Man who stabbed ex-partner's boyfriend in 'sneak attack' found guilty of murder

27/06/2022 22:03:00

Nassar Ahmed the stabbing was in self defence but this was not accepted by the jury.

A man who stabbed his ex-partner's boyfriend to death in a 'sneak attack' after inviting him for a fist fight has been found guilty of murder by a unanimous jury verdict at the Central Criminal Court.

Nassar Ahmed the stabbing was in self defence but this was not accepted by the jury.

File photo of a courtroom Image: Sasko Lazarov/RollingNews.Mr Justice Paul McDermott said there was a very high degree of recklessness in the actions of Martin Kelly from Church Road, Castlecomer and he had shown shocking and callous indifference to the fate of 44-year-old Gerry Nolan.A 20-year-old man has said he is pursuing medically assisted dying after years of struggling with chronic pain due to a mystery illness.The Central Criminal Court heard that 32-year-old Paul Murtagh had a practice of recording daily life and had recorded a huge amount of footage including the fatal attack on him on 6 November 2020.

ie File photo of a courtroom Image: Sasko Lazarov/RollingNews.ie A MAN WHO stabbed his ex-partner’s boyfriend to death in a “sneak attack” after inviting him for a fist fight has been found guilty of murder by a unanimous jury verdict at the Central Criminal Court.The court heard Kelly set fire to the mobile home Gerry Nolan lived in, in the early hours of 24 July 2006.The jury took just two hours and five minutes to deliver their verdict, rejecting Nassar Ahmed’s claim that he was acting in self-defence when he stabbed Eoin Boylan three times.READ MORE:Couple's 'wonky' €843k dream house has to be demolished after just 5 years He says he wants to end his suffering after being left with liver and kidney disease because of the mystery gastrointestinal condition.The prosecution had told the jury that Ahmed, 41, stabbed Boylan in a “sneak attack” after inviting him to a fist fight while he had a knife concealed in his pocket.Martin Kelly denied any involvement.Ahmed told gardaí that he grabbed something sharp after being attacked but said he couldn’t remember what it was or where he threw it away.They said he"would not and could not" have done it if he was in the right frame of mind.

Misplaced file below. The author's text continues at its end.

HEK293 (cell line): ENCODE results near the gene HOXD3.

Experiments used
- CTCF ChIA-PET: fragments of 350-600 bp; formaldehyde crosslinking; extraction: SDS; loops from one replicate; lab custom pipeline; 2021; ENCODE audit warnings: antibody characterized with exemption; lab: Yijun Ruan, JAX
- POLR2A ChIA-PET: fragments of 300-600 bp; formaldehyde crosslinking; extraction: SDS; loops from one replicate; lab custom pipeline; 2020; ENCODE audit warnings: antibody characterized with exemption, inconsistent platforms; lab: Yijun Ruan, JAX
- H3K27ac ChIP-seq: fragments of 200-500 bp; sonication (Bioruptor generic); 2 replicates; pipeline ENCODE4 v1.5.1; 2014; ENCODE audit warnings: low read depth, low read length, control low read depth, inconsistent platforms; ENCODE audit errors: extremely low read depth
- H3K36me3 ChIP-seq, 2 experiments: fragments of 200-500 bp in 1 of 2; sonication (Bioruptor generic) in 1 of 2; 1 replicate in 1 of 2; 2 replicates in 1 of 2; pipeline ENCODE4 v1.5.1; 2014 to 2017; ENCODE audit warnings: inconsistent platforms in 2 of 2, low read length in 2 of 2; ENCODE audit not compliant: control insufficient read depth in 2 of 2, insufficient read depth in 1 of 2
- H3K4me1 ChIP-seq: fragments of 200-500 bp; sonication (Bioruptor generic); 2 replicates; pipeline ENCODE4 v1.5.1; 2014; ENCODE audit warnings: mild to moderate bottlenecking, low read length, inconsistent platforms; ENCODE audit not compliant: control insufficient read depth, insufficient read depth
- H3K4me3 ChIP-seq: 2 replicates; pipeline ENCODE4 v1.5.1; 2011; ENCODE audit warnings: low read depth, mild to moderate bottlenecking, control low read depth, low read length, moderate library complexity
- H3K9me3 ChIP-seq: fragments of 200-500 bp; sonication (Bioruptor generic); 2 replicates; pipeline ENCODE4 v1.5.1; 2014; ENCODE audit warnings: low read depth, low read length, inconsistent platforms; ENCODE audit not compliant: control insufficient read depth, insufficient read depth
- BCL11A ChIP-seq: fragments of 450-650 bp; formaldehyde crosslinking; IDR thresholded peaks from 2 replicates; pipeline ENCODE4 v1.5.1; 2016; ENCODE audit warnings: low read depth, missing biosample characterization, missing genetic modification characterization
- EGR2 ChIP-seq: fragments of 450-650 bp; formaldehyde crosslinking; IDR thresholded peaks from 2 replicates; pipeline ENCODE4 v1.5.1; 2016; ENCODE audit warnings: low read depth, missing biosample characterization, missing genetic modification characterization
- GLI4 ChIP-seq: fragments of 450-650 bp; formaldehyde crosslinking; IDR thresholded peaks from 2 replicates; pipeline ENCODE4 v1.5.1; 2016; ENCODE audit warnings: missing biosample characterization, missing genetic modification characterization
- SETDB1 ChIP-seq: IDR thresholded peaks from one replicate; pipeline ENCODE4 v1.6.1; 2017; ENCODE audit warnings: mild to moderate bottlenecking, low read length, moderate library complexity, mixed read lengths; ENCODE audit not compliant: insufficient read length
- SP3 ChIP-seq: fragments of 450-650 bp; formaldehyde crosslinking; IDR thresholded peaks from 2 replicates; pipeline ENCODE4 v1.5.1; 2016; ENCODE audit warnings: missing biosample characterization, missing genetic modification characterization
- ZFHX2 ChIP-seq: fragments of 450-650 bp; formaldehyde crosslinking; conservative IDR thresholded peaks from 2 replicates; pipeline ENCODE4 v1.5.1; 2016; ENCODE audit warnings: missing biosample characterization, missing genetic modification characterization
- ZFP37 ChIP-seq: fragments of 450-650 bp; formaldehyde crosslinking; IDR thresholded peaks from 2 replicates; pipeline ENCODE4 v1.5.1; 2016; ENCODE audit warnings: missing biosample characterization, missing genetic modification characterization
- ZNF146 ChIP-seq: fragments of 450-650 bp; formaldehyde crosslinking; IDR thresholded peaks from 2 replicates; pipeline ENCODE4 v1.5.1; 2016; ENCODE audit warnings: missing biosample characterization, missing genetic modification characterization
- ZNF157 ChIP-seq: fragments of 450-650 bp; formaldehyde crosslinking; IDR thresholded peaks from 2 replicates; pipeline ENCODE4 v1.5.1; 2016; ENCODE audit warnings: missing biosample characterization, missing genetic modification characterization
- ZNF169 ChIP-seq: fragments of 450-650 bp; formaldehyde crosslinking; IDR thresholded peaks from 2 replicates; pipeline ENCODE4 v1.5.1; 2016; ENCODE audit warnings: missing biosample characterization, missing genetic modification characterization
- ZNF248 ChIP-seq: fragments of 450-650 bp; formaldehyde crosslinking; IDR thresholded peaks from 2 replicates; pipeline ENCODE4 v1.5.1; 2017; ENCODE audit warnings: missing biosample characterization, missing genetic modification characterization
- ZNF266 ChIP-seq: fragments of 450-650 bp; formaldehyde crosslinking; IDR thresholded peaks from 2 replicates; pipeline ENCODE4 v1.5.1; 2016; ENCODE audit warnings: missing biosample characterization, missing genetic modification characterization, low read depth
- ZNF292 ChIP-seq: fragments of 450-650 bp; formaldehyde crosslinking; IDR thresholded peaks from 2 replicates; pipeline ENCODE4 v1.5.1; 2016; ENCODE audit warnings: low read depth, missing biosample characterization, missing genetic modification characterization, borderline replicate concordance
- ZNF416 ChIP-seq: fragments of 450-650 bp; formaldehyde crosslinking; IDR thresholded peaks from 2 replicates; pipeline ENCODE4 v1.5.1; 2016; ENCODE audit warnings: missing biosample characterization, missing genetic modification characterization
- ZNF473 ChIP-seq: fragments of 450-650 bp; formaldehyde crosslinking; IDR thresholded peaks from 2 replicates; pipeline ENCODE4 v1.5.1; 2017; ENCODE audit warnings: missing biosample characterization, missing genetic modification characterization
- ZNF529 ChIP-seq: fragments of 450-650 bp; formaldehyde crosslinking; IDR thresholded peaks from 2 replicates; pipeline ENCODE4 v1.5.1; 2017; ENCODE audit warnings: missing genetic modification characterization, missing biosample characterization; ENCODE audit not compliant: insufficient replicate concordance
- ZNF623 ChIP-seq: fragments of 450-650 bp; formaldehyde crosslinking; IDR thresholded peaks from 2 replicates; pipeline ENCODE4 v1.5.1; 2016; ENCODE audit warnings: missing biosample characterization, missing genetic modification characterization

Lorcan Staines SC, prosecuting, said in his closing speech that the accused had told “lie after lie” to gardaí about the weapon used and that the lies were so bad they were “borderline laughable”.Gardaí began reviewing the case in 2015.In June 2016, the Parliament of Canada passed federal legislation that allows eligible Canadian adults to request medical assistance in dying.The State’s barrister argued the issue of self-defence did not arise in the case as the deceased had been in “manifest retreat” when he was stabbed three times by the accused.The jury watched CCTV footage of the stabbing which Ahmed accepted in his garda interviews showed Boylan retreating from the attack.She said Kelly had left her home on the night in question, that he had taken their car and that he later admitted to her that he had killed Gerry Nolan.Ahmed had admitted to unlawfully killing Boylan but said he believed he was acting in self-defence." He spoke previously of his desperation to stay in control.The jury rejected his claim, accepting the prosecution’s case that Ahmed was the aggressor and did not believe he was using reasonable force to defend himself.He spent most of his late adolescence and adulthood in custody.The two brothers had been sharing the family home since 2016 when Gary Murtagh returned from Belfast where he had lived for a number of years.